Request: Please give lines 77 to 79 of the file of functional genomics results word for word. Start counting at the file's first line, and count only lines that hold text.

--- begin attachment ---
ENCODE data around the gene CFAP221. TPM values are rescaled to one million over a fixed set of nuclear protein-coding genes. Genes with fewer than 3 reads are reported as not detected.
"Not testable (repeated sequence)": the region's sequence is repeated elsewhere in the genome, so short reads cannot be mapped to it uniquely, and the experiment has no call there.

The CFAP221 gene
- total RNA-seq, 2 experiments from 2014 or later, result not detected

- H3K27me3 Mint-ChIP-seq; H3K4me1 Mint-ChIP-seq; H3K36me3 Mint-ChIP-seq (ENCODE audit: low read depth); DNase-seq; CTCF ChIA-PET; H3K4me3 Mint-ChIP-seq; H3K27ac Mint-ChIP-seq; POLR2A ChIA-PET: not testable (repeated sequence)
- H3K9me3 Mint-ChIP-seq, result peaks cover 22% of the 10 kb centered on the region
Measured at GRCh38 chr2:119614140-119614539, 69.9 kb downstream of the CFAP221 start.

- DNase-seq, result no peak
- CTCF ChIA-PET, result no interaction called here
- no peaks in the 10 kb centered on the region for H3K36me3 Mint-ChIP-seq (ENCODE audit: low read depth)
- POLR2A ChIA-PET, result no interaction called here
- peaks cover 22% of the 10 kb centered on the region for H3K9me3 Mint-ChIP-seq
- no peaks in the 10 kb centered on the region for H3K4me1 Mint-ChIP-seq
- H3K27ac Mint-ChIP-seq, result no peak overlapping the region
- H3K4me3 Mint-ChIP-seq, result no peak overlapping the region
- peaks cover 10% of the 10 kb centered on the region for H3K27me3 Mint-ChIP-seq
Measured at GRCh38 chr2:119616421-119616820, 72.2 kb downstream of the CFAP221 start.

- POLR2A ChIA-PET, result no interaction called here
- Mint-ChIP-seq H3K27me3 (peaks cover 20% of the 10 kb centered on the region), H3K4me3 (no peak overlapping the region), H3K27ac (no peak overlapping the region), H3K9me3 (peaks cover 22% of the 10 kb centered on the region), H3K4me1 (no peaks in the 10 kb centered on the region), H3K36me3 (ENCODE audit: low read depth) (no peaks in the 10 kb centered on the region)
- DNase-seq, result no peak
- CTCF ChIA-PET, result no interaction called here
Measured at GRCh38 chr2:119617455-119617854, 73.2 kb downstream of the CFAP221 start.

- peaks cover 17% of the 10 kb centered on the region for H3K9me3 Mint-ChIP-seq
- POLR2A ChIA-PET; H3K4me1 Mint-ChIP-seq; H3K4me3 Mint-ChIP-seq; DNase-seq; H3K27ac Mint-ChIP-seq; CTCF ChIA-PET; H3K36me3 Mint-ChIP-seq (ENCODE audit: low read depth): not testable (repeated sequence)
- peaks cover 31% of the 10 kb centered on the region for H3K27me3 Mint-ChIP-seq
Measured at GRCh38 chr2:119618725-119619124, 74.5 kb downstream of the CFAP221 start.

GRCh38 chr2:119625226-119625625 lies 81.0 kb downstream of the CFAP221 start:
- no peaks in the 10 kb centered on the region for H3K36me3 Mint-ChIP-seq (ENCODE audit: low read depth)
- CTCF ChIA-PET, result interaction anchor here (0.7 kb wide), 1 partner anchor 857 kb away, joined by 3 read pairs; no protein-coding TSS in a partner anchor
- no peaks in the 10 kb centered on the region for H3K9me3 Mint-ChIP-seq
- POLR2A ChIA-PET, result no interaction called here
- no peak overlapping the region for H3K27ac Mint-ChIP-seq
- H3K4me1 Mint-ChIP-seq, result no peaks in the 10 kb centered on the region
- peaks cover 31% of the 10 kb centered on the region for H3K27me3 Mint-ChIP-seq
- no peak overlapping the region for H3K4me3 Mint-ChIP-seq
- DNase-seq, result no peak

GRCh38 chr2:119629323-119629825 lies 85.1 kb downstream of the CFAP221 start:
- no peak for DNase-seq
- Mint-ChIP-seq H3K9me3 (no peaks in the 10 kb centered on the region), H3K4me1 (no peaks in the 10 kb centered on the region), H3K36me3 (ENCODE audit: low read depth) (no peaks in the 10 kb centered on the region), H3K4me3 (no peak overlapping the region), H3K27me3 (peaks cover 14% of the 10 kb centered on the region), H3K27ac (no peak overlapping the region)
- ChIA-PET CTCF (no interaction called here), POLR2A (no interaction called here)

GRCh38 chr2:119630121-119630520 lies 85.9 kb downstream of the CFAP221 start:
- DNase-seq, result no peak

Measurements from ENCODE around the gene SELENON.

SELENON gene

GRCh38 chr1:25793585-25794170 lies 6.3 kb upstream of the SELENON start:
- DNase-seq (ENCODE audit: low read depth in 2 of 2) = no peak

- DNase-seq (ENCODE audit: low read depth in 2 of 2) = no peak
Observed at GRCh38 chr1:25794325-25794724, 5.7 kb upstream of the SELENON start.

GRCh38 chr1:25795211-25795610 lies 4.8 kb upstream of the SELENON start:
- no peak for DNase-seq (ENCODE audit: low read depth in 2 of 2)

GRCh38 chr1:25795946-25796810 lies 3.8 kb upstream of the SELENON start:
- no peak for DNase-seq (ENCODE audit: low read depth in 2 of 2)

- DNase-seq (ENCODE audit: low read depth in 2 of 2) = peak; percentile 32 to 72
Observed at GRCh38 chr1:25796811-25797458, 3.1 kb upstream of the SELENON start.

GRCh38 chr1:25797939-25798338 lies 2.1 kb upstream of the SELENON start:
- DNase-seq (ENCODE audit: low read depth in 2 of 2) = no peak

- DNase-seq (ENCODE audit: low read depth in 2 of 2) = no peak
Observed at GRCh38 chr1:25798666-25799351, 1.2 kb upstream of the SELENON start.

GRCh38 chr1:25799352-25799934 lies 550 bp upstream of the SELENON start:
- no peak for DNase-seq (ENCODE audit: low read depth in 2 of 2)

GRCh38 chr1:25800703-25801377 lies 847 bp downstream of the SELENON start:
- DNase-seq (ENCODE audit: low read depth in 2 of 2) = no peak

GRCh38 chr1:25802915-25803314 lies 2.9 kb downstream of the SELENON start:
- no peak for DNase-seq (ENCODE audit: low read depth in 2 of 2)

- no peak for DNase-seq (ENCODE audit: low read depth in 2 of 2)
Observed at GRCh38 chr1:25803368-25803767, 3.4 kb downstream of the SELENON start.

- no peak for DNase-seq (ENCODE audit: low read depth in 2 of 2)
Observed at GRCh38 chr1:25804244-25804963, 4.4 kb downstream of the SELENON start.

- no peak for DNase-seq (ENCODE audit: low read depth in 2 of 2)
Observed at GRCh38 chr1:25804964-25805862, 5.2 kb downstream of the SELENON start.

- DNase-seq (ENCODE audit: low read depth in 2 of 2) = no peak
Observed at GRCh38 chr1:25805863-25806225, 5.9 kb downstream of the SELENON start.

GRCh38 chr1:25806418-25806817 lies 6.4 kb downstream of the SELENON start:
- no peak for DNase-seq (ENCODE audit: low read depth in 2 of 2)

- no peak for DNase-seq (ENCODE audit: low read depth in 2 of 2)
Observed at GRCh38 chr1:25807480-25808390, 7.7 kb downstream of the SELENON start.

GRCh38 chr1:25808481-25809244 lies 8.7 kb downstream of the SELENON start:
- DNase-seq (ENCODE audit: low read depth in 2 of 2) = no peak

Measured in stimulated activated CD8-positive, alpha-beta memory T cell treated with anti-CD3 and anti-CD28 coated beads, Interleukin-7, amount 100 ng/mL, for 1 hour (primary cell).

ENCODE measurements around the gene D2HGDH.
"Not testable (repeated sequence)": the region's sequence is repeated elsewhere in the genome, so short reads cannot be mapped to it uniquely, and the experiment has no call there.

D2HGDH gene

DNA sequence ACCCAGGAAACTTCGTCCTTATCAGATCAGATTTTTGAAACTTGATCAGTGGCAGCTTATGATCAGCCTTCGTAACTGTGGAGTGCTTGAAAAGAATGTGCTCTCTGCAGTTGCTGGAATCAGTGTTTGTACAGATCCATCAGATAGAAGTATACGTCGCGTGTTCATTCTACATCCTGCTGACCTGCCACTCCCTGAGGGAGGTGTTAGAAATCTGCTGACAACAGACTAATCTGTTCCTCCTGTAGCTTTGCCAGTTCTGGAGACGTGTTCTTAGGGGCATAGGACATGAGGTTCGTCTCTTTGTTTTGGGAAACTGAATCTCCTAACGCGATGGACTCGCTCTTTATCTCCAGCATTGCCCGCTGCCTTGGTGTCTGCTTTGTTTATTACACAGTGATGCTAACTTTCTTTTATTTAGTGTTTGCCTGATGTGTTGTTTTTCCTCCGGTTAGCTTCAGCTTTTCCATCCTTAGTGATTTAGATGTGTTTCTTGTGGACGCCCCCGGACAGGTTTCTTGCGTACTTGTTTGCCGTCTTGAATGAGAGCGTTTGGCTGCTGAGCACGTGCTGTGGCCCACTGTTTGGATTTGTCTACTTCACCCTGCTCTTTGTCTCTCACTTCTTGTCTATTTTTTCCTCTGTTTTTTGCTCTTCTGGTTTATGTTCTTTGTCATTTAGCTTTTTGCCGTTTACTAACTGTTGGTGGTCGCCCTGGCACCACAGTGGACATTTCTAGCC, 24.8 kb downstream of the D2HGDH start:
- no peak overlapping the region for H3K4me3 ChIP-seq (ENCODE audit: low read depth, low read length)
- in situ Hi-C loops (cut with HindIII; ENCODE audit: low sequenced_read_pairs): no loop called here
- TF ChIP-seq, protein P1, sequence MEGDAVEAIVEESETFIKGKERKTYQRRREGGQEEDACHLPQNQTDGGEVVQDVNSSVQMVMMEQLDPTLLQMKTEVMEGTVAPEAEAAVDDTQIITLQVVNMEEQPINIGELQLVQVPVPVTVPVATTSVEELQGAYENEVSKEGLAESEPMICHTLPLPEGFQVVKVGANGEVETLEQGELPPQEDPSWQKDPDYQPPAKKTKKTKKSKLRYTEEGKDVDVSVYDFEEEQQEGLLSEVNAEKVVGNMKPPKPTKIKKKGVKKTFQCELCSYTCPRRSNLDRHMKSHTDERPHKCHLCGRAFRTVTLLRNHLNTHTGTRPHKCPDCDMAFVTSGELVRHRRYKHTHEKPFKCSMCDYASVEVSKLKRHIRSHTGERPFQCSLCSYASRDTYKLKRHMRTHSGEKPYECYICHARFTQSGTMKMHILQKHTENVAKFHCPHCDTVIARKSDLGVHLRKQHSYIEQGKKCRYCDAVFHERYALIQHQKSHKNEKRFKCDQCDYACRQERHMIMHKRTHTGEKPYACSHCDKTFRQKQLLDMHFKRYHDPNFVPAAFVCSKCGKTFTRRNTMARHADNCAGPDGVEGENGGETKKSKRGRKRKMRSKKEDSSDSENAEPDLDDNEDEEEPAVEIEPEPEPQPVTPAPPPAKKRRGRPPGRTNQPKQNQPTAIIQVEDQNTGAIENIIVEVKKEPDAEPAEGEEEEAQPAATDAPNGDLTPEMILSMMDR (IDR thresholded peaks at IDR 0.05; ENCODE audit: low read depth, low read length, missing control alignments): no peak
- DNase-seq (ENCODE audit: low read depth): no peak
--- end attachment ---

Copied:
GRCh38 chr1:25808481-25809244 lies 8.7 kb downstream of the SELENON start:
- DNase-seq (ENCODE audit: low read depth in 2 of 2) = no peak

Measured in stimulated activated CD8-positive, alpha-beta memory T cell treated with anti-CD3 and anti-CD28 coated beads, Interleukin-7, amount 100 ng/mL, for 1 hour (primary cell).